The Forever Conversation
At some point, every couple will have the Forever Conversation – the discussion that explores their long-term commitment.
It’s no secret to anyone that the incidence of cohabitation has increased. In fact, a couple who hasn’t cohabited is increasingly rare, even in the Catholic formation circles where we work.
For couples in these semi-permanent living arrangements, the natural progression of a romantic relationship towards marriage is slowed. Without the inconvenience of returning to separate abodes following a date, the urgency to marry is lessened.
This is one of the reasons why its not uncommon to find couples who have cohabited for years. They can easily get stuck in a holding pattern where the incentives to move forward are overpowered by the fear of conflict or of change.
Enter the Forever Conversation. This is the conversation a couple has about the long-term future of their relationship.
For some, it comes naturally and easily as they are aligned in their dreams of family and values around marriage. The natural conclusion is a decision to marry, and the relationship is strengthened by the conversation.
For others, it’s a risky and awkward conversation. Some are ambivalent about their hopes regarding marriage and family and may not be ready to discuss it. Raising the topic may upset them and even destabilise the relationship.
Other couples may know or intuit that they are not aligned in their dreams and values. These couples may avoid the Forever Conversation so as to postpone the pain of breakup or the disappointment of downscaling their dreams.
Whatever the situation, the Forever Conversation is necessary and at a certain point becomes urgent. Here are three tips to help you set up the Forever Conversation for a fruitful outcome.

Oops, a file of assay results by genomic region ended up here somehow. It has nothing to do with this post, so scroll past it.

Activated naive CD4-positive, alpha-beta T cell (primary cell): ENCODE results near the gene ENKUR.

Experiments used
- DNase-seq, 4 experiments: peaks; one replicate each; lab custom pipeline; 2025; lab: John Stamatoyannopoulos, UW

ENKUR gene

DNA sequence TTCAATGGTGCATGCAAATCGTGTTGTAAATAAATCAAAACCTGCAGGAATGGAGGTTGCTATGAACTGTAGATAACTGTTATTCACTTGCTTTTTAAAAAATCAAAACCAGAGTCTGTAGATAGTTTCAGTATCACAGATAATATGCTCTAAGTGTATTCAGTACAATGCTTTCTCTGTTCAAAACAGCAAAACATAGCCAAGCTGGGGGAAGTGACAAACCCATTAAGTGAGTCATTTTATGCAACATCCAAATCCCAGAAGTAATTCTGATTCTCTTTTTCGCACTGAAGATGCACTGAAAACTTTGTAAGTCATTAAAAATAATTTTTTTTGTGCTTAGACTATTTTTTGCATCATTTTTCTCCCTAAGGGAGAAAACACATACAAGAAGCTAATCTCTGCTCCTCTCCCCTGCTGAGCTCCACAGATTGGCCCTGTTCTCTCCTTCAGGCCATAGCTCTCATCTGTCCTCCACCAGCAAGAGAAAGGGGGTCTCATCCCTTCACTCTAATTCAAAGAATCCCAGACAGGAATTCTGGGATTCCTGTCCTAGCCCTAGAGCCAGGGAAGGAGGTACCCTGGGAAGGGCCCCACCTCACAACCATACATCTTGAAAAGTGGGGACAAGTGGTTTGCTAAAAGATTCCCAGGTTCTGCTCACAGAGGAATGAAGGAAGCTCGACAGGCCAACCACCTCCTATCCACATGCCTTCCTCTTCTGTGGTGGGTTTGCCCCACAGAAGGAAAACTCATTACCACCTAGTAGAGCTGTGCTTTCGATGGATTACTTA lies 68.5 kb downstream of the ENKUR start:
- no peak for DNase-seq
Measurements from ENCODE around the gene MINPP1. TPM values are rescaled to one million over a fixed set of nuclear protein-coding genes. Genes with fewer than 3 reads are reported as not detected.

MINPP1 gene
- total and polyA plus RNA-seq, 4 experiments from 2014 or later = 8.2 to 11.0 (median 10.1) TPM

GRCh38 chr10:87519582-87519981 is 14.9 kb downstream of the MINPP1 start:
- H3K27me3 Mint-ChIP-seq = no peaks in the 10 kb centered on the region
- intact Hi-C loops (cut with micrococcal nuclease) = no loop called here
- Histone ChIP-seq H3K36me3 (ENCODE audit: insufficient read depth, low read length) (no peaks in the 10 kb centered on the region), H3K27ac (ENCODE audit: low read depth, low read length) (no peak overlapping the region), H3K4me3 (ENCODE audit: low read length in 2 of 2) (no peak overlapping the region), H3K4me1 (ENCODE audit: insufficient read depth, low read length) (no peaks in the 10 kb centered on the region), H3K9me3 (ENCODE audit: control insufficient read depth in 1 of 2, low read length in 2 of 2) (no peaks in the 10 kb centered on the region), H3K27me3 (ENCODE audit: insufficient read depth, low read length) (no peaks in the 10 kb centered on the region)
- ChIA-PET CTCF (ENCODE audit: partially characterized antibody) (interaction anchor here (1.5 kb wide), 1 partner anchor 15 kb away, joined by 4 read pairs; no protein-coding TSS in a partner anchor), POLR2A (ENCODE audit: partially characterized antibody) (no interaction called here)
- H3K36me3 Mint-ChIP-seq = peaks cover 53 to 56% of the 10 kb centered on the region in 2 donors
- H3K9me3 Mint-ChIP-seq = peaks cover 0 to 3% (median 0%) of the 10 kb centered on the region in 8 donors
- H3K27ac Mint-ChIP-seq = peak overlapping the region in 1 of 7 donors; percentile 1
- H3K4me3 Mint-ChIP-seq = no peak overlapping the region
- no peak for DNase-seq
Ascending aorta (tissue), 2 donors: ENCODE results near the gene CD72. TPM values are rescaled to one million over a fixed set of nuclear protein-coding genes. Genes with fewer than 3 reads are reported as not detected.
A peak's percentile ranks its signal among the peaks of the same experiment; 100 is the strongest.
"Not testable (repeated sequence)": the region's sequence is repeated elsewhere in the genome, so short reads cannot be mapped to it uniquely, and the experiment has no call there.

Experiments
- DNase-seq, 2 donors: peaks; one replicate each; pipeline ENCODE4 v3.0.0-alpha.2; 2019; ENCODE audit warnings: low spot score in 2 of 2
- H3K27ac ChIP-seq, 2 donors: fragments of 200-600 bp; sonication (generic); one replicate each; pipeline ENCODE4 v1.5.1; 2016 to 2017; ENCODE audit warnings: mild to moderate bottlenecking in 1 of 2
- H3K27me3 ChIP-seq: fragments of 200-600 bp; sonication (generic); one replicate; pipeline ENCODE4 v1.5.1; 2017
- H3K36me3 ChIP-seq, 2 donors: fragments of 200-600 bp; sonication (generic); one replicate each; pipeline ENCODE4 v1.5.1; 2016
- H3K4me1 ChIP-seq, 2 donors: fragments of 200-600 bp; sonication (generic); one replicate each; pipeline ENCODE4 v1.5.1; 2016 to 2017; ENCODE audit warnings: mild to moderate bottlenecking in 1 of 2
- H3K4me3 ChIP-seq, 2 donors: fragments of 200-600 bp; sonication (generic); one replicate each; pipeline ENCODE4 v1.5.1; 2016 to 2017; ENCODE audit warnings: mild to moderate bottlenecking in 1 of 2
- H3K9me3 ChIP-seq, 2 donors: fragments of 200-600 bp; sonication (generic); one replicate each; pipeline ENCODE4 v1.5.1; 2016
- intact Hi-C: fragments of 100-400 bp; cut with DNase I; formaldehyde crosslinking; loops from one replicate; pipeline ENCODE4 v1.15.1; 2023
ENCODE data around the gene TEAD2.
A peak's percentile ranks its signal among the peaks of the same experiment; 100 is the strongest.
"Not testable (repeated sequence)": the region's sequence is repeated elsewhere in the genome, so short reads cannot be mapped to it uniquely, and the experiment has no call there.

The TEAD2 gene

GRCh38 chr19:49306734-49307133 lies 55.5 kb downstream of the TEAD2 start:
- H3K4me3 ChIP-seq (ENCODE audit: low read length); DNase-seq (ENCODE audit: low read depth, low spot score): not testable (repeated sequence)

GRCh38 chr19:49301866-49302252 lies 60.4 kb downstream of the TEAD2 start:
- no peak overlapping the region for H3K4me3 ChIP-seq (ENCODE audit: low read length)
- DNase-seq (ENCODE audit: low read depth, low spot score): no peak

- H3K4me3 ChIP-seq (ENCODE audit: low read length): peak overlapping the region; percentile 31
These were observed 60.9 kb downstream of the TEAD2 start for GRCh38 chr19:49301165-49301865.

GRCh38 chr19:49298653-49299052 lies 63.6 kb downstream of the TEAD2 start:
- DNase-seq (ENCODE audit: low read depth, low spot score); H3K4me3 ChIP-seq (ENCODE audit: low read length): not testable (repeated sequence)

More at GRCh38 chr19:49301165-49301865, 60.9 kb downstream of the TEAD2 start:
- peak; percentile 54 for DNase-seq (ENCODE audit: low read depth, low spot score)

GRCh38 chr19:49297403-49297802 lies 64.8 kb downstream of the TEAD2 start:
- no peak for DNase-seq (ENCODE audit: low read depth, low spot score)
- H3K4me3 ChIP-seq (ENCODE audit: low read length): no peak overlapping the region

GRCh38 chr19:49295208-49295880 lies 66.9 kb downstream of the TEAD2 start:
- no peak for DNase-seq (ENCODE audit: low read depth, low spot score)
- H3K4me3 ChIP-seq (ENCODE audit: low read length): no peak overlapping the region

Take some time to privately reflect on your dreams for your future. Start by naming what you value from your own childhood and what you want to avoid.
Do a health check: do you both have the emotional resilience and maturity to take on all that marriage and family entails?
Do some reality checking: if family is part of your dream, there is a time limit. And this not just for women; the biological clock also applies to men whose capacity to father children declines steadily after forty-five.
Finally, do some fear checking. Our fears have a habit of lurking in our subconscious, sabotaging our dreams and motivation. Expose them to the light where you can see them and clearly articulate them for yourself and your partner.
2: Timing & Alerting
When we have something important to say, we often forget to consider how we can make it easier for the other to hear us. We’ve learnt the hard way that important conversations can be sabotaged from the beginning when we get the timing wrong.
Rather than surprising your partner with the Forever Conversation on a date night, alert them in advance and together agree on a good time to chat. This will allow your partner to collect their thoughts and clear their agenda to give you their full attention.
3: Prayerful Discernment
In all of this, remember to invite God to direct you. God knows your heart and desires only goodness for each of you.
God’s plan may be for you to be together forever, or it may be different. All paths will have pain and sorrow as well as joy and triumph. God stays close through it all, even when we make choices that are not his will for us.
Be not afraid!
The Forever Conversation transitions a relationship from one state to another. It is not always easy or comfortable and for some, it is terrifying.
Fear is never from God and acting from a place of fear is never good. We all know that a part of growth is to face our fears an overcome them… and it is no different in this area.
Avoiding the Forever Conversation is the worst option for a couple. It doesn’t resolve the questions about the future of their relationship; it merely postpones it.
Facing into incompatible expectations and dreams is painful! But if breaking up is the outcome, it’s better to do it sooner rather than later.